Sheila Dixon for Mayor signs were outside a number of the polling places, and workers — frequently those handing out Mfume literature to voters entering the polls — would hand out Dixon for Mayor literature to voters leaving the polls.

Much of the old guard of Baltimore’s black political establishment threw its support behind Mfume.

Law school professor Larry Gibson and attorney Billy Murphy were advisers to the former congressman and Gibson in particular was a frequent presence on the campaign trail.

The Afro-American newspaper, which was published and distributed Friday, endorsed Mfume, but the news was dwarfed by coverage of the death of Kobe Bryant and eight other people, including his 13-year-old daughter Gianna, in a helicopter crash on Jan. 26. The entire A-section, including the editorial page, was devoted to his passing.

In its endorsement, The Afro praised Carter as “The People’s Champion,” singled out Del. Terri L. Hill of Howard County for her “cogent command of the issues” and even made a point of favorably mentioning Rabb entry into the political fray.

But there was absolutely no mention in the Mfume endorsement of Rockeymoore Cummings.

The silence was deafening.

But there was anything but silence at Mfume’s primary night party.

“Love us when you can and if you can’t, pray for me some more,” the candidate told the wildly cheering crowd. “I need you.”

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Josh Kurtz
Co-founder and Editor Josh Kurtz is the leading chronicler of Maryland politics and government. He began covering the State House in 1995 for The Gazette newspapers, and has been writing about state and local politics ever since. He later became an editor at Roll Call, the Capitol Hill newspaper, and spent eight years at E&E News, an online subscription-only publisher of news websites covering energy and environmental issues. For seven of those years, he led a staff of 20 reporters at E&E Daily, which covers energy and environmental policy on Capitol Hill and in national politics. For 6 1/2 years he wrote a weekly column on state politics for Center Maryland and has written for several other Maryland publications as well. Kurtz has given speeches and appeared on TV and radio shows about Maryland politics through the years.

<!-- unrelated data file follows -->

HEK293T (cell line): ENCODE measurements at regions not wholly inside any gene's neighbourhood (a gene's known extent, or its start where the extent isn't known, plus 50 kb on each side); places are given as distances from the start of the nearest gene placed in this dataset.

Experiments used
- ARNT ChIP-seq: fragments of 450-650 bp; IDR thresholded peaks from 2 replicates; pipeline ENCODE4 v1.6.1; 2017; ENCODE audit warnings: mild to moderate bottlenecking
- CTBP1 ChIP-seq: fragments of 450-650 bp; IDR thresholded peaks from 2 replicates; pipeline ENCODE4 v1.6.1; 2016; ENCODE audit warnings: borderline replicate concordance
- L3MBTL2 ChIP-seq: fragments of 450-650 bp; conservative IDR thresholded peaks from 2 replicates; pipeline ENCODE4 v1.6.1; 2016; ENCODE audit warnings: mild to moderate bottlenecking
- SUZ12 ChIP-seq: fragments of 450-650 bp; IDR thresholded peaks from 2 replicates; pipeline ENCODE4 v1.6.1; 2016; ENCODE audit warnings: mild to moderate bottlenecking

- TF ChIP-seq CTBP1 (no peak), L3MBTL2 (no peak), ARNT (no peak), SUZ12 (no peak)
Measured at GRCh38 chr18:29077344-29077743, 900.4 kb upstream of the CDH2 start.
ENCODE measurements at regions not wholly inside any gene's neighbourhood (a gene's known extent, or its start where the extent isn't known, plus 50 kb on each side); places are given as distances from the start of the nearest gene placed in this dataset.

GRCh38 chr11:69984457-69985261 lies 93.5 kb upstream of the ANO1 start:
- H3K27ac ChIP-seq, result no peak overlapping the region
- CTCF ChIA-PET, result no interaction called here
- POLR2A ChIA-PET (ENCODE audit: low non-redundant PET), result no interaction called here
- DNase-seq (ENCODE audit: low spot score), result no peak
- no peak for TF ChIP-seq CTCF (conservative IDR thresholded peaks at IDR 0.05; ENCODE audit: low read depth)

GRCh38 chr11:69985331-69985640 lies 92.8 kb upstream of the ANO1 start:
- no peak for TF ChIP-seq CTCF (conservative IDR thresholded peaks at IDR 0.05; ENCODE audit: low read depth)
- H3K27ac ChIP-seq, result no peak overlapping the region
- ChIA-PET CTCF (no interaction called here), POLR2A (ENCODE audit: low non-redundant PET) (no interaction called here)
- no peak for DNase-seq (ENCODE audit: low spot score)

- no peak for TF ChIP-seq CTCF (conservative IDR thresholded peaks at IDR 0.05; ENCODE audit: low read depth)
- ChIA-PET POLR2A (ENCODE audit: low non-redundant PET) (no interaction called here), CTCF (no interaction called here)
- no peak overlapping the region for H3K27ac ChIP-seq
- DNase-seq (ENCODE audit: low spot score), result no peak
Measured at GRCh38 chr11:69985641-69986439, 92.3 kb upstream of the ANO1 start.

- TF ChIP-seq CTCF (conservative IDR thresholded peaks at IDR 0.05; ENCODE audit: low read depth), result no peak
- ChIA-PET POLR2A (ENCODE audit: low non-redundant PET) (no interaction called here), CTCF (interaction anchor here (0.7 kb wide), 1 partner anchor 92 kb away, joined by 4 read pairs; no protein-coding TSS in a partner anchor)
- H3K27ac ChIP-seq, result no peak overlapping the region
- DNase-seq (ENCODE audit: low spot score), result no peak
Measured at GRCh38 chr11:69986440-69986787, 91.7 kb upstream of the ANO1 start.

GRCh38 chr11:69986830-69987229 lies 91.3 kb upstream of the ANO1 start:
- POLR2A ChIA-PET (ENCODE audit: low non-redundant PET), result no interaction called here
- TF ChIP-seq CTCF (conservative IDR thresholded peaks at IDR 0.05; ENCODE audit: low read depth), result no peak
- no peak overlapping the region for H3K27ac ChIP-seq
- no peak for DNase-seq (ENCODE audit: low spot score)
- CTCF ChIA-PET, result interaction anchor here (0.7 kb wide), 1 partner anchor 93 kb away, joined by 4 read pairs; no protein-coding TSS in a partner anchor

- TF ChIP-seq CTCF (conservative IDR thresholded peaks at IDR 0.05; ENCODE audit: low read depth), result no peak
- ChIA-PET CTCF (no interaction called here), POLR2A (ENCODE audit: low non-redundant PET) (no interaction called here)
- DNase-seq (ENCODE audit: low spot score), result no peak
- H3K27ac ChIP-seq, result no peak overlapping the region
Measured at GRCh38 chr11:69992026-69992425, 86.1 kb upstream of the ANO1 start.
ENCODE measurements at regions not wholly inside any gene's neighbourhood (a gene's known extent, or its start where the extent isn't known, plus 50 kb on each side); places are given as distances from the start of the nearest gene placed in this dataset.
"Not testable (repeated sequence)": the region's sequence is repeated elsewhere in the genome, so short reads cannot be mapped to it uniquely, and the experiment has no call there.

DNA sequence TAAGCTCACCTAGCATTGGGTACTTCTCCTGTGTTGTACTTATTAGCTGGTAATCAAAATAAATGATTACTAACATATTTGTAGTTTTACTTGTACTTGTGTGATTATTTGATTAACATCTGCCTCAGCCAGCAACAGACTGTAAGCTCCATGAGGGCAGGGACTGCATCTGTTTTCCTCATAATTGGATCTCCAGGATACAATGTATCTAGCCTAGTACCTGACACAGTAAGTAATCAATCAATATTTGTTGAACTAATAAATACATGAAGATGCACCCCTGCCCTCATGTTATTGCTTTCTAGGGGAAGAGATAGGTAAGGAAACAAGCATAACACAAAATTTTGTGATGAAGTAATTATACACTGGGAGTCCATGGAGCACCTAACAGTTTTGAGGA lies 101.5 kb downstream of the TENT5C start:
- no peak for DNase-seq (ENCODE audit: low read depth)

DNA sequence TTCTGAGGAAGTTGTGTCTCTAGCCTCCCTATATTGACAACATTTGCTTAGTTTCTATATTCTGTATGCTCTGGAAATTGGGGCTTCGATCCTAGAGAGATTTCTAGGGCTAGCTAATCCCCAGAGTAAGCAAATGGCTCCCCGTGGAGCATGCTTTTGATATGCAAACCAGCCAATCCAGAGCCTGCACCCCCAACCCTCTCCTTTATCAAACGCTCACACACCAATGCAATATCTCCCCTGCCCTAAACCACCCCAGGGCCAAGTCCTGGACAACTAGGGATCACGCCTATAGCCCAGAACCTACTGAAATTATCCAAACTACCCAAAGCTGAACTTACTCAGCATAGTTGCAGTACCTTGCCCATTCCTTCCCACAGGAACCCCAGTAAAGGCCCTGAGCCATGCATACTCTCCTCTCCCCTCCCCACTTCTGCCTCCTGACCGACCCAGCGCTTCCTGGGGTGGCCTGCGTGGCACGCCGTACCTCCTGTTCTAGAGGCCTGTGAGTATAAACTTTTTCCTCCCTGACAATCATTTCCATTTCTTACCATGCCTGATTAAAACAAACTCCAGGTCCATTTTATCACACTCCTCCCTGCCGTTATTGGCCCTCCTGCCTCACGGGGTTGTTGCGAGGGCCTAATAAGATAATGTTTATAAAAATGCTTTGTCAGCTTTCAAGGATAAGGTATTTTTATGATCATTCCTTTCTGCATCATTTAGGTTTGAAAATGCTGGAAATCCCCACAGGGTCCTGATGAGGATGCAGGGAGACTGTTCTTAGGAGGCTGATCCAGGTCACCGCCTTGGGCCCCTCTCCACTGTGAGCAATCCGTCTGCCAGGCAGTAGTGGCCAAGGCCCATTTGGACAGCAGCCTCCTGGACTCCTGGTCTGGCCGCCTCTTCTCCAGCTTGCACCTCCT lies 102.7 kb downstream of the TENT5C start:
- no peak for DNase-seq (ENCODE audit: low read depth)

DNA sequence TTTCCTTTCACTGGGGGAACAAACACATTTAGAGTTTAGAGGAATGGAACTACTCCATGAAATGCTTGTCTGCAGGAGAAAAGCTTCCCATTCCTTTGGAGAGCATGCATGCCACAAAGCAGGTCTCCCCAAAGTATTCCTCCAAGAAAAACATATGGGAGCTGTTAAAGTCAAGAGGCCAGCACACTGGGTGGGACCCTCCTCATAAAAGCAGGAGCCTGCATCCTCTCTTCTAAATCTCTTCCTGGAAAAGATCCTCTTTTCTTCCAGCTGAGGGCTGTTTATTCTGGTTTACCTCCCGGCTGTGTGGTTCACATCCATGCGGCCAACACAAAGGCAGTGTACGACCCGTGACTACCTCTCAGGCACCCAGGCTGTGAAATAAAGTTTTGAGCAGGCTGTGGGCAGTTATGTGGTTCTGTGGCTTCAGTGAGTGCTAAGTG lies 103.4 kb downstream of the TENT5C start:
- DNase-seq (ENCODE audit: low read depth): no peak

Hannah Gaskill
Hannah Gaskill received her master’s of journalism degree in December 2019 from the University of Maryland. She previously worked on the print layout design team at The Diamondback, reported on criminal justice in Maryland for Capital News Service and served as a production assistant for The Confluence — the daily news magazine on 90.5 WESA, Pittsburgh’s NPR member station. Gaskill has had bylines in The Baltimore Sun, The Washington Post and The Chicago Tribune, among other publications.Before pursuing journalism, she received her bachelor’s of fine art degree from Carnegie Mellon University in 2016. She grew up in Ocean City.
William F. Zorzi
Bill Zorzi was a Baltimore Sun reporter and editor for nearly 20 years, focusing on government and politics. An Annapolis bureau veteran, he wrote a weekly column, “The Political Game” for the paper.Zorzi and another former Sun reporter, David Simon, are longtime collaborators on acclaimed television projects, including the HBO series, “The Wire,” and the HBO miniseries “Show Me a Hero,” which dealt with an explosive housing desegregation case in Yonkers, NY.